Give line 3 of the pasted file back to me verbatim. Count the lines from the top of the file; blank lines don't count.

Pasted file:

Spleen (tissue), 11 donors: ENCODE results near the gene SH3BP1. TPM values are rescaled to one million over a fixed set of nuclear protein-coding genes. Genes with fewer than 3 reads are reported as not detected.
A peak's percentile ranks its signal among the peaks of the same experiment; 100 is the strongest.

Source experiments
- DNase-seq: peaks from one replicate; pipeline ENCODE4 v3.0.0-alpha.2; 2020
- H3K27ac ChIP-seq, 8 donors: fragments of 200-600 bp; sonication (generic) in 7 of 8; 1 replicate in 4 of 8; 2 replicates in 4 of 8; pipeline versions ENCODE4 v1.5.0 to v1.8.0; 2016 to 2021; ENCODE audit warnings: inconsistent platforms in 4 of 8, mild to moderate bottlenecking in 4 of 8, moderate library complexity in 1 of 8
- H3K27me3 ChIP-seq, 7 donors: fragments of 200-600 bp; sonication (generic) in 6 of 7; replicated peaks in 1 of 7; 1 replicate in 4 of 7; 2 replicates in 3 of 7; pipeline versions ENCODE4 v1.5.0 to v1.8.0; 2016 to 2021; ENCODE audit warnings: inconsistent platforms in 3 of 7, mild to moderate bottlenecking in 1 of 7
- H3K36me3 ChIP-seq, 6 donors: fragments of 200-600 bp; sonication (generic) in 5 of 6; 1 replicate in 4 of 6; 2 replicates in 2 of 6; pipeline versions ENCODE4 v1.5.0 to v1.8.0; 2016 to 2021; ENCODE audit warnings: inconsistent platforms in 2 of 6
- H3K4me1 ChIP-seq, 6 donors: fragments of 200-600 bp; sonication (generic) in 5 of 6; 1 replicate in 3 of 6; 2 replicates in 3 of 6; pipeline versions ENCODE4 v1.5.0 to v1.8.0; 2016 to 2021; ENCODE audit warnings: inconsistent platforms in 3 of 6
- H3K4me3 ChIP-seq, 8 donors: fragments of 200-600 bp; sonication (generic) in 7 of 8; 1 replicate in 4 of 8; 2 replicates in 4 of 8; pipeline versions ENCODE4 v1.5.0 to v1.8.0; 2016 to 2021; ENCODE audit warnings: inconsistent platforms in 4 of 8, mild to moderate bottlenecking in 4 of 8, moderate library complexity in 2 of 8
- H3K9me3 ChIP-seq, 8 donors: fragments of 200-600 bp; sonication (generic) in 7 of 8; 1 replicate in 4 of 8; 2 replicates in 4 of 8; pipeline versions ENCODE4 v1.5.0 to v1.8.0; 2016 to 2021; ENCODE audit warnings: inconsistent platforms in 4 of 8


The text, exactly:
Source experiments